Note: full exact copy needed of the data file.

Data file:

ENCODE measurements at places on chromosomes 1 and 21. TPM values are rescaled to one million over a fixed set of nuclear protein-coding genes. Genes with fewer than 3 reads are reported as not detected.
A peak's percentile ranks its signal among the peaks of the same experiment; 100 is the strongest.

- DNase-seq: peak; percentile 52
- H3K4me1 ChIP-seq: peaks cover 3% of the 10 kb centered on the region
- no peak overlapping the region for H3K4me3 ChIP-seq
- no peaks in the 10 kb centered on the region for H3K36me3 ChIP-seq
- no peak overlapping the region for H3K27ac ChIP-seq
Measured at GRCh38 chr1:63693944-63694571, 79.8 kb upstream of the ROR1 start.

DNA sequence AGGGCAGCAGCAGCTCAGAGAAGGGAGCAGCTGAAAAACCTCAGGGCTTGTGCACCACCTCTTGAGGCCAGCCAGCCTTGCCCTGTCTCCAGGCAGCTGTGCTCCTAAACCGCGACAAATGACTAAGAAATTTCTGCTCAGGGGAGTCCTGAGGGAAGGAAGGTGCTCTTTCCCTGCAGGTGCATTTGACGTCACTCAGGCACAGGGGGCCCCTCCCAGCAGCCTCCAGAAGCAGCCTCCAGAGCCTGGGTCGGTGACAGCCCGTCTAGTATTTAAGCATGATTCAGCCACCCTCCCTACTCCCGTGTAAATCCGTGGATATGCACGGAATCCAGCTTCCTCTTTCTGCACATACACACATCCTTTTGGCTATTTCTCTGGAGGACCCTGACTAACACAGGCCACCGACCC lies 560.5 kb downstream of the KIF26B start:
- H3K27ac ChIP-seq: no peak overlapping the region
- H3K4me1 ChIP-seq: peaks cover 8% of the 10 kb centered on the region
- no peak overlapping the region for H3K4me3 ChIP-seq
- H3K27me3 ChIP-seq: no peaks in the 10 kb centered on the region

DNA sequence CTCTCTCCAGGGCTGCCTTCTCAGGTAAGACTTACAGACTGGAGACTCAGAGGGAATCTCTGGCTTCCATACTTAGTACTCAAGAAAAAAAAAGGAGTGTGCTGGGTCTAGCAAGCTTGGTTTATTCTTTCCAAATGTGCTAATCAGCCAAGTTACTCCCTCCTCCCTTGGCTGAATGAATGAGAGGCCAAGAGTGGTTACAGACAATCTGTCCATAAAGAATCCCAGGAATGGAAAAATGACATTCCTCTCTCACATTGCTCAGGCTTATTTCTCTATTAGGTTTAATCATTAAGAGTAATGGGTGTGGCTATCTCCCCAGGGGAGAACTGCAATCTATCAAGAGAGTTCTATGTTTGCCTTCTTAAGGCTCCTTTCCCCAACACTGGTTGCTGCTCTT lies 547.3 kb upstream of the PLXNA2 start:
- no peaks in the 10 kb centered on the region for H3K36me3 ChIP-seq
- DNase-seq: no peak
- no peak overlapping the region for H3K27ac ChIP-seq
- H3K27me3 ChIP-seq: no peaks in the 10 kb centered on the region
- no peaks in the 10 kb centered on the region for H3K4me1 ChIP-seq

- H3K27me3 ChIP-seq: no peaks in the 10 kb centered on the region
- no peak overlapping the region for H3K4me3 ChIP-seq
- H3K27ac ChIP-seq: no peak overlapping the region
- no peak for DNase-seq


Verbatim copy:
ENCODE measurements at places on chromosomes 1 and 21. TPM values are rescaled to one million over a fixed set of nuclear protein-coding genes. Genes with fewer than 3 reads are reported as not detected.
A peak's percentile ranks its signal among the peaks of the same experiment; 100 is the strongest.

- DNase-seq: peak; percentile 52
- H3K4me1 ChIP-seq: peaks cover 3% of the 10 kb centered on the region
- no peak overlapping the region for H3K4me3 ChIP-seq
- no peaks in the 10 kb centered on the region for H3K36me3 ChIP-seq
- no peak overlapping the region for H3K27ac ChIP-seq
Measured at GRCh38 chr1:63693944-63694571, 79.8 kb upstream of the ROR1 start.

DNA sequence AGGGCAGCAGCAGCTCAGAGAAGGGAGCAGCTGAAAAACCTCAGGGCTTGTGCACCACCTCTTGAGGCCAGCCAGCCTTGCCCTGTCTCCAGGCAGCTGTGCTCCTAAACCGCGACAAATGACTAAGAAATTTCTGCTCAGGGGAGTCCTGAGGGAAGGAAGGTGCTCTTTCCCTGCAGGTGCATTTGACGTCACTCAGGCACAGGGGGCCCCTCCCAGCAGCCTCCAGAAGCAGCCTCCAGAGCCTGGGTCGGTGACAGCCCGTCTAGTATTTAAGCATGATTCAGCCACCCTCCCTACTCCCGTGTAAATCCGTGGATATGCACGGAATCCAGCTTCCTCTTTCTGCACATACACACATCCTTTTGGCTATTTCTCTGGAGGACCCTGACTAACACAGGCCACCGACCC lies 560.5 kb downstream of the KIF26B start:
- H3K27ac ChIP-seq: no peak overlapping the region
- H3K4me1 ChIP-seq: peaks cover 8% of the 10 kb centered on the region
- no peak overlapping the region for H3K4me3 ChIP-seq
- H3K27me3 ChIP-seq: no peaks in the 10 kb centered on the region

DNA sequence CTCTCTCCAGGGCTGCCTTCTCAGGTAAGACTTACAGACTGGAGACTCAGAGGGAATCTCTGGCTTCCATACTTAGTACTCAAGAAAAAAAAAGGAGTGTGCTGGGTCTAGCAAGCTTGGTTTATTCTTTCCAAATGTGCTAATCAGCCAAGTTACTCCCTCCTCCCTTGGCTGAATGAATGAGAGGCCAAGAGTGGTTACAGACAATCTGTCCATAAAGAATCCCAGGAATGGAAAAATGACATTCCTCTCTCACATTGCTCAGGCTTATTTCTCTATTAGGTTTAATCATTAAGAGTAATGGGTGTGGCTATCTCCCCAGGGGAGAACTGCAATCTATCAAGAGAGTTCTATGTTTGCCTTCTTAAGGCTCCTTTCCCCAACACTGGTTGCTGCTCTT lies 547.3 kb upstream of the PLXNA2 start:
- no peaks in the 10 kb centered on the region for H3K36me3 ChIP-seq
- DNase-seq: no peak
- no peak overlapping the region for H3K27ac ChIP-seq
- H3K27me3 ChIP-seq: no peaks in the 10 kb centered on the region
- no peaks in the 10 kb centered on the region for H3K4me1 ChIP-seq

- H3K27me3 ChIP-seq: no peaks in the 10 kb centered on the region
- no peak overlapping the region for H3K4me3 ChIP-seq
- H3K27ac ChIP-seq: no peak overlapping the region
- no peak for DNase-seq